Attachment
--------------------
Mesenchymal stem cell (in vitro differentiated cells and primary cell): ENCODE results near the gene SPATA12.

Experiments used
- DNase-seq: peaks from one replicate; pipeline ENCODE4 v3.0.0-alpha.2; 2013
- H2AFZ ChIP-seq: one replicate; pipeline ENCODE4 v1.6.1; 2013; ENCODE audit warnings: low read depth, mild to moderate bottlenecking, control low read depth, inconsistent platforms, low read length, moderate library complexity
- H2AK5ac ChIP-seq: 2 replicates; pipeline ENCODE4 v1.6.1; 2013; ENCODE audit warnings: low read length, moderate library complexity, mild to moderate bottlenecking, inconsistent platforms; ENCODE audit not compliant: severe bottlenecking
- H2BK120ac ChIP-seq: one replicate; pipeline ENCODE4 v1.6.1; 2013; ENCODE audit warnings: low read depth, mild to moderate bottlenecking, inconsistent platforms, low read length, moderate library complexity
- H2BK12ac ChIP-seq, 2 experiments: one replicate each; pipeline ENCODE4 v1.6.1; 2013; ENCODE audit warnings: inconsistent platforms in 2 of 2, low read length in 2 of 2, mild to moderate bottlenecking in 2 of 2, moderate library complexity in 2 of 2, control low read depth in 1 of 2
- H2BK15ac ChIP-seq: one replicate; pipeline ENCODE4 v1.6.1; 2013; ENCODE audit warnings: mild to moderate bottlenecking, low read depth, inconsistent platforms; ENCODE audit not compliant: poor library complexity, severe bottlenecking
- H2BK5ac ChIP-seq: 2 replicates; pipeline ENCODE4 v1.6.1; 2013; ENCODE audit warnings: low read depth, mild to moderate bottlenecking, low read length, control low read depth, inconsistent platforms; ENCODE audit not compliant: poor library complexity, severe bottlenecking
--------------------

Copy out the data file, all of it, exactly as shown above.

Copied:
Mesenchymal stem cell (in vitro differentiated cells and primary cell): ENCODE results near the gene SPATA12.

Experiments used
- DNase-seq: peaks from one replicate; pipeline ENCODE4 v3.0.0-alpha.2; 2013
- H2AFZ ChIP-seq: one replicate; pipeline ENCODE4 v1.6.1; 2013; ENCODE audit warnings: low read depth, mild to moderate bottlenecking, control low read depth, inconsistent platforms, low read length, moderate library complexity
- H2AK5ac ChIP-seq: 2 replicates; pipeline ENCODE4 v1.6.1; 2013; ENCODE audit warnings: low read length, moderate library complexity, mild to moderate bottlenecking, inconsistent platforms; ENCODE audit not compliant: severe bottlenecking
- H2BK120ac ChIP-seq: one replicate; pipeline ENCODE4 v1.6.1; 2013; ENCODE audit warnings: low read depth, mild to moderate bottlenecking, inconsistent platforms, low read length, moderate library complexity
- H2BK12ac ChIP-seq, 2 experiments: one replicate each; pipeline ENCODE4 v1.6.1; 2013; ENCODE audit warnings: inconsistent platforms in 2 of 2, low read length in 2 of 2, mild to moderate bottlenecking in 2 of 2, moderate library complexity in 2 of 2, control low read depth in 1 of 2
- H2BK15ac ChIP-seq: one replicate; pipeline ENCODE4 v1.6.1; 2013; ENCODE audit warnings: mild to moderate bottlenecking, low read depth, inconsistent platforms; ENCODE audit not compliant: poor library complexity, severe bottlenecking
- H2BK5ac ChIP-seq: 2 replicates; pipeline ENCODE4 v1.6.1; 2013; ENCODE audit warnings: low read depth, mild to moderate bottlenecking, low read length, control low read depth, inconsistent platforms; ENCODE audit not compliant: poor library complexity, severe bottlenecking